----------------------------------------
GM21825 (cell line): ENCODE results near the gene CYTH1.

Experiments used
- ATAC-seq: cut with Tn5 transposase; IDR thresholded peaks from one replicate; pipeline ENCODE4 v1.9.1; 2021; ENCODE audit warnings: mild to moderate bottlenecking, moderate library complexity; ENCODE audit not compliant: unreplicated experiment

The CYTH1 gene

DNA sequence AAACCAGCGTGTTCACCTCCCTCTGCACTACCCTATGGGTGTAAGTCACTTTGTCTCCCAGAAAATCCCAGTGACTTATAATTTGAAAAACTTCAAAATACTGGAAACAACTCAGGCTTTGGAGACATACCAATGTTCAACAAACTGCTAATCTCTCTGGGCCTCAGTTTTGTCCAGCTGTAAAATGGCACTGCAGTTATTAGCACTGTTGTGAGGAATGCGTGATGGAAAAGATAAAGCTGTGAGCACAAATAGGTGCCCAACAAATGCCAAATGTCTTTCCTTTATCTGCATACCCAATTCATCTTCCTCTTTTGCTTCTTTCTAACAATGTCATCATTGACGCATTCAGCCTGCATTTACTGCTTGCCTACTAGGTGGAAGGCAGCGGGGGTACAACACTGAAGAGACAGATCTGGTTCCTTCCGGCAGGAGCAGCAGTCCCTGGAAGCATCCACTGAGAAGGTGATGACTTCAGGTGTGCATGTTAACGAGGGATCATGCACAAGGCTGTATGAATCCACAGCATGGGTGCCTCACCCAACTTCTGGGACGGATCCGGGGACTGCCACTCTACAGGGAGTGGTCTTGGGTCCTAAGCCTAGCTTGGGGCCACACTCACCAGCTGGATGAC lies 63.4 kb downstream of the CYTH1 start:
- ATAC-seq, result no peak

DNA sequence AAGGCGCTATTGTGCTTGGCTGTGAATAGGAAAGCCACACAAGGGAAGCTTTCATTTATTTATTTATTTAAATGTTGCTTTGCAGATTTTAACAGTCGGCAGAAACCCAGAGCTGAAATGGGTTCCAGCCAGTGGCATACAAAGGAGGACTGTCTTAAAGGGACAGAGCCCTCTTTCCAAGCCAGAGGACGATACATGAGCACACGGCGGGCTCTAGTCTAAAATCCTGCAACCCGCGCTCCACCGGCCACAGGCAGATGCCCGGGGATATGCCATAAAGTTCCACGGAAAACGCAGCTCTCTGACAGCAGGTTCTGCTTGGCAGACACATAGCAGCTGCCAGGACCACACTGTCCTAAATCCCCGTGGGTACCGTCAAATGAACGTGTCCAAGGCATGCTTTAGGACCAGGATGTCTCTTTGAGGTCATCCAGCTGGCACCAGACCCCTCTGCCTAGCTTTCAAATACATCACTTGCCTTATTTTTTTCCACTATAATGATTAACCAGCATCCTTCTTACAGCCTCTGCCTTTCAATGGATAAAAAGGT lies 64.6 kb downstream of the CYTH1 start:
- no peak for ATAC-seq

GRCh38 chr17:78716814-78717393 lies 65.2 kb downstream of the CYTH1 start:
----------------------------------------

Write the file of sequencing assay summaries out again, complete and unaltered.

GM21825 (cell line): ENCODE results near the gene CYTH1.

Experiments used
- ATAC-seq: cut with Tn5 transposase; IDR thresholded peaks from one replicate; pipeline ENCODE4 v1.9.1; 2021; ENCODE audit warnings: mild to moderate bottlenecking, moderate library complexity; ENCODE audit not compliant: unreplicated experiment

The CYTH1 gene

DNA sequence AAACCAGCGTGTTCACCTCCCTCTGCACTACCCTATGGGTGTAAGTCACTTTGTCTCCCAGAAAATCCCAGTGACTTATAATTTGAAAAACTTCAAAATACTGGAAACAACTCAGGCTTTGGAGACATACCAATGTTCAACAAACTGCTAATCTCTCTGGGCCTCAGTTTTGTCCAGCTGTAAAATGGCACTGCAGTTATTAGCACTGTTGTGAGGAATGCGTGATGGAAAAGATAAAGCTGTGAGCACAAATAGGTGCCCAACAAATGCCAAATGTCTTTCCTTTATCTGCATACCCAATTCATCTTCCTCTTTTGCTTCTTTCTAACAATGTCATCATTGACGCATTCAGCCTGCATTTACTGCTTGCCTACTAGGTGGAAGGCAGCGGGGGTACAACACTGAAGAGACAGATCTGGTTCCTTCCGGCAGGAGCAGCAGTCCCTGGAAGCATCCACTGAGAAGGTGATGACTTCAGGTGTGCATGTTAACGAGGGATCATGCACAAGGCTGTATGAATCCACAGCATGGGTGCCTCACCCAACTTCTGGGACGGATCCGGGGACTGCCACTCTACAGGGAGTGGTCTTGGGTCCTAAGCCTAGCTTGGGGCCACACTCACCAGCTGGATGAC lies 63.4 kb downstream of the CYTH1 start:
- ATAC-seq, result no peak

DNA sequence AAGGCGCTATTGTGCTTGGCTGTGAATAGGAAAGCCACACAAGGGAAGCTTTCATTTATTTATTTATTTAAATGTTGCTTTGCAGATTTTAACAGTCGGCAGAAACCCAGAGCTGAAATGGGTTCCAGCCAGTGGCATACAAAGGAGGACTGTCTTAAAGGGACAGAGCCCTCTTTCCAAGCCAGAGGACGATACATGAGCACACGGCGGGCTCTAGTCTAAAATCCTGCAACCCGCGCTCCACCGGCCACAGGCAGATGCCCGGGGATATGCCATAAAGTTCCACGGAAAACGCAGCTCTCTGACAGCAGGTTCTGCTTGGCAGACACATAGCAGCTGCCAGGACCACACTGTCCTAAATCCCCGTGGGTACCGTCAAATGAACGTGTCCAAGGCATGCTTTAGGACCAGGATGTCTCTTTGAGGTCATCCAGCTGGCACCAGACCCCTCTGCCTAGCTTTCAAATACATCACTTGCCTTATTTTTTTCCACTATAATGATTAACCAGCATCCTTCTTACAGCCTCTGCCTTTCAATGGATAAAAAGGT lies 64.6 kb downstream of the CYTH1 start:
- no peak for ATAC-seq

GRCh38 chr17:78716814-78717393 lies 65.2 kb downstream of the CYTH1 start: